1.3.2.4.5 Substances / Mixtures posing special problems
The effect of a substance or mixture on biological and environmental systems is influenced, among other factors, by the physicochemical properties of the substance or mixture and/or ingredients of the mixture and the way in which ingredient substances are biologically available. Some groups of substances may present special problems in this respect, for example, some polymers and metals. A substance or mixture need not be classified when it can be shown by conclusive experimental data from internationally acceptable test methods that the substance or mixture is not biologically available. Similarly, bio availability data on ingredients of a mixture should be used where appropriate in conjunction with the harmonized classification criteria when classifying mixtures.
"Adequacy and reporting of data." The results of any studies which are designed and conducted according to established scientific principles, and which report statistically significant conclusions regarding the health effects of a chemical, shall be a sufficient basis for a hazard determination and reported on any material safety data sheet. In vitro studies alone generally do not form the basis for a definitive finding of hazard under the HCS since they have a positive or negative result rather than a statistically significant finding.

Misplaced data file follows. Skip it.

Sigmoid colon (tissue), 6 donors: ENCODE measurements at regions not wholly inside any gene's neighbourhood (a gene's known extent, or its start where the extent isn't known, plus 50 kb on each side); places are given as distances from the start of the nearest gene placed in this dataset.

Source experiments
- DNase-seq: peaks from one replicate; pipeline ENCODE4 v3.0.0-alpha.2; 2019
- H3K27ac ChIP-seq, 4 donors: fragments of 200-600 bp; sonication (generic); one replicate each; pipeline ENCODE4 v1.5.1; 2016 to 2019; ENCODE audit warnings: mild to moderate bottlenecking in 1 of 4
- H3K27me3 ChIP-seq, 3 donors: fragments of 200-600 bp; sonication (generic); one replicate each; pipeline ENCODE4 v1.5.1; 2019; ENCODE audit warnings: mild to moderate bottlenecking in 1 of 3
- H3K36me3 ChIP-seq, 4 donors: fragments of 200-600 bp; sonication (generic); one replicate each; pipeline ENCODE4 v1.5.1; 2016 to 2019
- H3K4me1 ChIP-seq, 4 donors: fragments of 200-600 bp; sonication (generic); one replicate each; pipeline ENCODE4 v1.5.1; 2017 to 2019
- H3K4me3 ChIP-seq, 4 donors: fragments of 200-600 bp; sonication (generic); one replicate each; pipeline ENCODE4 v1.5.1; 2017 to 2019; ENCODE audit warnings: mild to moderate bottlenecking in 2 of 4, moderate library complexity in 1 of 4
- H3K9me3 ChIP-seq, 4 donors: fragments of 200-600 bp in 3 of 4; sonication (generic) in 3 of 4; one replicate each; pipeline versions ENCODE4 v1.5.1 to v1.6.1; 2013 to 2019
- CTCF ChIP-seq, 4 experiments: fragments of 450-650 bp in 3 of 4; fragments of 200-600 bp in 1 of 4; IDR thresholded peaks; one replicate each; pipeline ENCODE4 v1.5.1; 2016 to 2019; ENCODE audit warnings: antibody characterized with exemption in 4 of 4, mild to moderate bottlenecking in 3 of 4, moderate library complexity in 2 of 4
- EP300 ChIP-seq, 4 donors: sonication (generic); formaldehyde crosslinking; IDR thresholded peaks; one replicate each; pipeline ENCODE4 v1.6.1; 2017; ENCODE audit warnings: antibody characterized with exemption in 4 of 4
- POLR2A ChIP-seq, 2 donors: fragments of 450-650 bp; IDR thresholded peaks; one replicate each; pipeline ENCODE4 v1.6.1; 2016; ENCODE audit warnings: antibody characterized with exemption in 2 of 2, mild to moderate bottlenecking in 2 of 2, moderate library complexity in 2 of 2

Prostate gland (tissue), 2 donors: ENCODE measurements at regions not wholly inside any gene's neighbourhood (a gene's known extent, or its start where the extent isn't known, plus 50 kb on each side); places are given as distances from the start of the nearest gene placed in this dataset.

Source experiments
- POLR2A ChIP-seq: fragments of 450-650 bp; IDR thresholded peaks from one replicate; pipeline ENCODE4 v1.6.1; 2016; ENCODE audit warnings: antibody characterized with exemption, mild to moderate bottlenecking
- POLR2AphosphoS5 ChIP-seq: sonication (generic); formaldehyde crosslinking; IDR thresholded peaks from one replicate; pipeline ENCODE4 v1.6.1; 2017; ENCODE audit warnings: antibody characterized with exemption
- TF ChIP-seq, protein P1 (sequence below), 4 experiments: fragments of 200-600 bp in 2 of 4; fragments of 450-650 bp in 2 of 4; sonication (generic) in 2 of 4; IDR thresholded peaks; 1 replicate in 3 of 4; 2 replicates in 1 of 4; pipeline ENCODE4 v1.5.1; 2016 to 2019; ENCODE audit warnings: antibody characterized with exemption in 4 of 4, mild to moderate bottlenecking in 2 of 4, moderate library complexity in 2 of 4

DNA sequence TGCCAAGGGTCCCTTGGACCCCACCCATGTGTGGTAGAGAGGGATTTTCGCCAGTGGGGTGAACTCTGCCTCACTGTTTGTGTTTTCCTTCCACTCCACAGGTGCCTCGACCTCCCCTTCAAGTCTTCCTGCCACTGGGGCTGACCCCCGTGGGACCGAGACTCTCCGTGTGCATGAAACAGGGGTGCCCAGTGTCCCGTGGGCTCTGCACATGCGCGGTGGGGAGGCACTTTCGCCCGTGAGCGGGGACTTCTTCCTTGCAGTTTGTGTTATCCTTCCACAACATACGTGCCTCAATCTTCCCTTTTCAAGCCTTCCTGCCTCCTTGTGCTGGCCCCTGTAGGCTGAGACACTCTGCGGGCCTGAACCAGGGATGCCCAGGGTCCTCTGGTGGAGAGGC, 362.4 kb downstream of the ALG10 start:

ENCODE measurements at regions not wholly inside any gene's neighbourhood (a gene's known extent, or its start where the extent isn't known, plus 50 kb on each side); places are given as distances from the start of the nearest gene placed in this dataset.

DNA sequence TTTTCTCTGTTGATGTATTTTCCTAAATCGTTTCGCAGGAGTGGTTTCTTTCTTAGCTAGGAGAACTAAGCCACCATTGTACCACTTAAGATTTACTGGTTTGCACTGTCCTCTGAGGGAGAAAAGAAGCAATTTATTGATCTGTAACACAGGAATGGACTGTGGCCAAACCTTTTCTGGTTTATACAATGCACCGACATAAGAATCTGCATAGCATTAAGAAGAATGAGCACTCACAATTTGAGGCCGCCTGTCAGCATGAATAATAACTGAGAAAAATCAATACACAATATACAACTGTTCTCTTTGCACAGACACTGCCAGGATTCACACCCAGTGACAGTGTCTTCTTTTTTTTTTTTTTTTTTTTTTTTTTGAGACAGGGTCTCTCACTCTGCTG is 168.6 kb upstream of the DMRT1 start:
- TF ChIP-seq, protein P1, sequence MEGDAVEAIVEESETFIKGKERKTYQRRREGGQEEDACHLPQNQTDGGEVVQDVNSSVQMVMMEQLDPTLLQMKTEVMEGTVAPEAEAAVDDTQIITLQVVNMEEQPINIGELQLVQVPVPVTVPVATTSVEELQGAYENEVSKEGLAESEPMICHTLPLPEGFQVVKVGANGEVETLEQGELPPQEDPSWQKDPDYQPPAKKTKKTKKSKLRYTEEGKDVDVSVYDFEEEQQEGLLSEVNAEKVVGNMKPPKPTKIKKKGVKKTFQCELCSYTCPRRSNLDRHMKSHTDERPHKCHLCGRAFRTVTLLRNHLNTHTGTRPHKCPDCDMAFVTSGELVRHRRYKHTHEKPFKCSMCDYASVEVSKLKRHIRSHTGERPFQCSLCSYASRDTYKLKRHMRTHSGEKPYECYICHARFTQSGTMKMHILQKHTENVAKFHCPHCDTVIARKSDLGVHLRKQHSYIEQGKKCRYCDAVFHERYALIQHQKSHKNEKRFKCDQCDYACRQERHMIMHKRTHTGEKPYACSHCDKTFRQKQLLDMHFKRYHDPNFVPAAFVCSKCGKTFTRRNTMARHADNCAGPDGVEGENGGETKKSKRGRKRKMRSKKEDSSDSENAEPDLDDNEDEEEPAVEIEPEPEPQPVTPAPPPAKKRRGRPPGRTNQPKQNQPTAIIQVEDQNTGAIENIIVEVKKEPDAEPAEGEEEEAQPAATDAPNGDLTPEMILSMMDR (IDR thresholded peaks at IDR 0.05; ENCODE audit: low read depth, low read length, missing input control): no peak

The chemical manufacturer, importer, or employer may also report the results of other scientifically valid studies which tend to refute the findings of hazard.
1.3.2.4.9. Weight of evidence
1.3.2.4.9.1 For some hazard classes, classification results directly when the data satisfy the criteria. For others, classification of a substance or a mixture is made on the basis of the total weight of evidence. This means that all available information bearing on the determination of toxicity is considered together, including the results of valid in vitro tests, relevant animal data, and human experience such as epidemiological and clinical studies and well-documented case reports and observations.

1.3.2.4.9.2 The quality and consistency of the data are important. Evaluation of substances or mixtures related to the material being classified should be included, as should site of action and mechanism or mode of action study results. Both positive and negative results are assembled together in A single weight of evidence determination.

1.3.2.4.9.3 Positive effects which are consistent with the criteria for classification in each chapter, whether seen in humans or animals, will normally justify classification. Where evidence is available from both sources and there is a conflict between the findings, the quality and reliability of the evidence from both sources must be assessed in order to resolve the question of classification. Generally, data of good quality and reliability in humans will have precedence over other data. However, even well-designed and conducted epidemiological studies may lack sufficient numbers of subjects to detect relatively rare but still significant effects, or to assess potentially confounding factors. Positive results from well-conducted animal studies are not necessarily negated by the lack of positive human experience but require an assessment of the robustness and quality of both the human and animal data relative to the expected frequency of occurrence of effects and the impact of potentially confounding factors.